Front Page Titles (by Subject) JAY TO ROBERT MORRIS. - The Correspondence and Public Papers of John Jay, vol. 3 (1782-1793)
The Online Library of Liberty
A project of Liberty Fund, Inc.
Search this Title:
JAY TO ROBERT MORRIS. - John Jay, The Correspondence and Public Papers of John Jay, vol. 3 (1782-1793) 
The Correspondence and Public Papers of John Jay, ed. Henry P. Johnston, A.M. (New York: G.P. Putnam’s Sons, 1890-93). Vol. 3 (1782-1793).
About Liberty Fund:
Liberty Fund, Inc. is a private, educational foundation established to encourage the study of the ideal of a society of free and responsible individuals.
The text is in the public domain.
Fair use statement:
This material is put online to further the educational goals of Liberty Fund, Inc. Unless otherwise stated in the Copyright Information section above, this material may be used freely for educational and academic purposes. It may not be used in any way for profit.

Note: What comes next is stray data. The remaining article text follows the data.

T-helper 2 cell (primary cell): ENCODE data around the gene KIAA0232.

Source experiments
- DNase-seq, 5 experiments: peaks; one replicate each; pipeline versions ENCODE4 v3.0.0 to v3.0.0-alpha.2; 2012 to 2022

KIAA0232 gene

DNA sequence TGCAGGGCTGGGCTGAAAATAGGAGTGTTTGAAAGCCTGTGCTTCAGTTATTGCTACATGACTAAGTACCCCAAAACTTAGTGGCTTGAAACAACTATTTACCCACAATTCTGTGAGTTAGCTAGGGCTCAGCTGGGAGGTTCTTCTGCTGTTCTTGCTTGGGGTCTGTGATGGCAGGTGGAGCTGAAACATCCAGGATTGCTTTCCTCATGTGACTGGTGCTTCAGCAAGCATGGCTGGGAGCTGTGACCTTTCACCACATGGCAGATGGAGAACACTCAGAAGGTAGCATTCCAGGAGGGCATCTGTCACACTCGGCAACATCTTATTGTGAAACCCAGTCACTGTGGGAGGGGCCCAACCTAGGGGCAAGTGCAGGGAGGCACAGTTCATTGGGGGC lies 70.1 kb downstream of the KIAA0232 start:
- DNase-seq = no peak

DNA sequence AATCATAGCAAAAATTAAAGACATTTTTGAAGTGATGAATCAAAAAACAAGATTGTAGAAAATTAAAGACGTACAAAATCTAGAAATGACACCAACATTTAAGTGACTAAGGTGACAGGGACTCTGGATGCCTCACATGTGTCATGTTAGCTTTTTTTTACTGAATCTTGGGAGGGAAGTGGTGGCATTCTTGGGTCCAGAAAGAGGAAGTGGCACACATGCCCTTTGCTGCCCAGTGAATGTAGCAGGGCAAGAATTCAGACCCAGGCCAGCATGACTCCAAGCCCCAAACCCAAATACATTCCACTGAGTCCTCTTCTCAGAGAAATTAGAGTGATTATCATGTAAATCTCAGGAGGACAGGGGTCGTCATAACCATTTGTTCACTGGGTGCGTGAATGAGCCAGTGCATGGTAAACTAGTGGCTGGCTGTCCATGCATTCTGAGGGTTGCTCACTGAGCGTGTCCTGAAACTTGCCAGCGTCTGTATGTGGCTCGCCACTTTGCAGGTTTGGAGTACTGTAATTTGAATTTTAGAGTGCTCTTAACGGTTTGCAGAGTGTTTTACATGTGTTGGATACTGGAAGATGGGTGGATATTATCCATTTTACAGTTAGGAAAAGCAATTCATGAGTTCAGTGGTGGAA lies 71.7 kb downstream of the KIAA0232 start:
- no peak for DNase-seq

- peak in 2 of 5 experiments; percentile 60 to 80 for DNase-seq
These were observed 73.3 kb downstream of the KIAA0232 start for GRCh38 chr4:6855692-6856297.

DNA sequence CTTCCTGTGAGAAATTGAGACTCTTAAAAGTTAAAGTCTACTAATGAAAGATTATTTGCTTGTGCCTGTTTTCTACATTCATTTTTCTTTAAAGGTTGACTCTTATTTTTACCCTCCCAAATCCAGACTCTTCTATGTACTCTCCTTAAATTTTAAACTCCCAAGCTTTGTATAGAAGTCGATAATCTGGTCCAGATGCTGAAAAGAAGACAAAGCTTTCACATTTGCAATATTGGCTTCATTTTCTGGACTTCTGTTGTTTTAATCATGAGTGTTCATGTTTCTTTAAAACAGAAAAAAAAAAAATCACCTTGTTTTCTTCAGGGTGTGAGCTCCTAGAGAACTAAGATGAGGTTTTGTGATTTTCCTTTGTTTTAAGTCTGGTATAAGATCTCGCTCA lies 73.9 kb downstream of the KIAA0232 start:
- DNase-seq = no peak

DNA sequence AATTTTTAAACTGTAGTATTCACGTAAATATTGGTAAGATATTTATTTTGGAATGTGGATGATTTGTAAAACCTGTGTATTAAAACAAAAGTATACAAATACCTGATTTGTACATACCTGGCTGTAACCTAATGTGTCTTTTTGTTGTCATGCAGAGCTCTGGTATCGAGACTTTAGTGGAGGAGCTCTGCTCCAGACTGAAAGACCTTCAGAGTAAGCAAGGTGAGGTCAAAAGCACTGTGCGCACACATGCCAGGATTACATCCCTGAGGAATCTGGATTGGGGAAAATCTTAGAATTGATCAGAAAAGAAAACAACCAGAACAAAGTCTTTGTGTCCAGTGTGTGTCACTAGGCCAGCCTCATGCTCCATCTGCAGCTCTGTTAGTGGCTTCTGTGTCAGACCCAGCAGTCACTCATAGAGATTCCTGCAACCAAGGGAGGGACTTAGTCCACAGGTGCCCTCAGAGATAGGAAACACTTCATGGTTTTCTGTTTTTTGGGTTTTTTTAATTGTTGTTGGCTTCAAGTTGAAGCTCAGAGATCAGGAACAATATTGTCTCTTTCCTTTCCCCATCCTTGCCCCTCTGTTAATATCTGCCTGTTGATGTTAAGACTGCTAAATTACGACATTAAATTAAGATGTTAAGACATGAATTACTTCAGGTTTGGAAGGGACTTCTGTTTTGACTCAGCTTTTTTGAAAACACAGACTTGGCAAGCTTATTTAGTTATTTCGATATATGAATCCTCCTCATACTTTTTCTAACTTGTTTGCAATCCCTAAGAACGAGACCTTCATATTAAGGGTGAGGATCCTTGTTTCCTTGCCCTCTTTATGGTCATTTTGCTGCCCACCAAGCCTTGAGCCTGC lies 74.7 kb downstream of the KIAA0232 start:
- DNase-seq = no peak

JAY TO ROBERT MORRIS.
Paris, 10th March, 1783.
You will receive this letter from the hand of Mr. Penn, whom I take the liberty of recommending to your friendly offices and attention. Lady Juliana has for some time past been with her family in the city, and we have reason to wish they may stay here at least as long as we do. Mr. R. Penn and Mr. Baker came over at the same time, but returned soon afterwards; the former has thought of paying you a visit.
The manner in which Mr. Penn’s family has been affected by the American Revolution need not be explained to you. I am not a Pennsylvanian, and therefore forbear discussing that subject. I will only observe that I have no reason to believe that the family have done us injury, and that I wish the ultimate decision of your Commonwealth may leave them no just cause to complain.
As this young gentleman is going among strangers, and under circumstances which demand much discretion and circumspection, it gives me pleasure to recommend him to a gentleman who possesses both, and whose advice is always dictated by prudence and integrity.
Be pleased to present my best compliments to Mrs. Morris, and believe me to be, with sincere regard and esteem, dear sir, your obedient and very humble servant,